The Gospel for today's feast of the Baptism of the Lord has had my mind racing all morning:
"A feeling of expectancy had grown among the people, who were beginning to think that John might be the Christ, so John declared before them all, ‘I baptise you with water, but someone is coming, someone who is more powerful than I am, and I am not fit to undo the strap of his sandals; he will baptise you with the Holy Spirit and fire. Now when all the people had been baptised and while Jesus after his own baptism was at prayer, heaven opened and the Holy Spirit descended on him in bodily shape, like a dove. And a voice came from heaven, ‘You are my Son, the Beloved; my favour rests on you.’" (Luke 3:15-16,21-22)
Truthfully, what above all has me going is the distinction St. John the Baptist makes there between his baptism, with water unto repentance, and baptism into Jesus, God's Chosen One, which is a Baptism with the Holy Spirit and fire. John himself, then, says clearly that there is no comparison between the two. Use words for the role of Jesus in the life of the baptized like primacy, like centrality, like inexorable, like absolute. However you turn the phrase, just remember that John discounted his own striking call to repentance and the baptizing he had done in the Jordan to make way for the author of Baptism, God's only Son: oportet Illum crescere! He must increase and I must decrease!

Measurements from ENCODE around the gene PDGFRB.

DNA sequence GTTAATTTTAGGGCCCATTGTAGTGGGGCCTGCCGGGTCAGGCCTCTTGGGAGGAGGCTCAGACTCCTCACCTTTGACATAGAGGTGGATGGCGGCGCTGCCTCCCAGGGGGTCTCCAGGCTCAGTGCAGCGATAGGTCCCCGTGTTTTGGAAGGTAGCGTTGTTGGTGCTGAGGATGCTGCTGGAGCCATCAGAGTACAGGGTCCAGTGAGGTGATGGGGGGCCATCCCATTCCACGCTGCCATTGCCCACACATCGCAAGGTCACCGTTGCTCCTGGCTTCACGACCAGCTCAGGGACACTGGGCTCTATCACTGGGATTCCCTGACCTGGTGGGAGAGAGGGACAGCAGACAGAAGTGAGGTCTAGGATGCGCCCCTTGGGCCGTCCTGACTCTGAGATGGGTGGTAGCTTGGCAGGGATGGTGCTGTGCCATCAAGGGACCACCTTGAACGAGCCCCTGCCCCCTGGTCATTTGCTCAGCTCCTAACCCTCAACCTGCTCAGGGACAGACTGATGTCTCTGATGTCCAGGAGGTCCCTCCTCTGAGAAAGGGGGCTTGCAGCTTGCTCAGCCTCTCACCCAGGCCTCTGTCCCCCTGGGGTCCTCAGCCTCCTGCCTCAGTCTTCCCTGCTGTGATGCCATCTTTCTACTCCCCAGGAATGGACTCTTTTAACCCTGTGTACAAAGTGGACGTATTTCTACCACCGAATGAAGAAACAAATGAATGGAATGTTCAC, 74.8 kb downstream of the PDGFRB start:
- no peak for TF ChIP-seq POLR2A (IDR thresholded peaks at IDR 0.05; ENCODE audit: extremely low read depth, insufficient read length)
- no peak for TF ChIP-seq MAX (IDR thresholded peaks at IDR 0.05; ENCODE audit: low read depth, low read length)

Epiphany/Manifestation: the adoration of the Magi, the wedding feast at Cana, the Baptism in the Jordan, and relevant though perhaps to a lesser extent, the multiplication of loaves and fishes, the walking on the waters and the calming of the sea! OPORTET ILLUM CRESCERE! It is all far from the point when the crowds or even the chosen few are not living in expectancy of Jesus alone, with their hearts set on His appearance, on the manifestation of the Messiah, as an event with real and great consequences for those who seek.
Our environment is so poisoned by various relativizing tendencies born of a certain indifference, from cold or hardened hearts, that we get jumpy when praise to the Infant King, when homage to Christ, the Universal King and Eternal High Priest ring through, having caught our dullness off guard.
Referring to the Jubilee Year of Mercy, I see there are a few alarms being sounded by bloggers that too much mercy talk might not work to the advantage of the other forgiving waters at the Church's disposal, namely the tears of penance shed within the context of a good sacramental Confession. Certainly, mercy stands over and against judgment, but at least for today, for the Feast of the Baptism, I'd like people, on the word of John the Baptist, to turn to the One of whom he said, that He, Jesus, "... is more powerful than I am, and I am not fit to undo the strap of his sandals". We are not our own arbiters and far less than the Baptist can we claim to call the shots.
OPORTET ILLUM CRESCERE!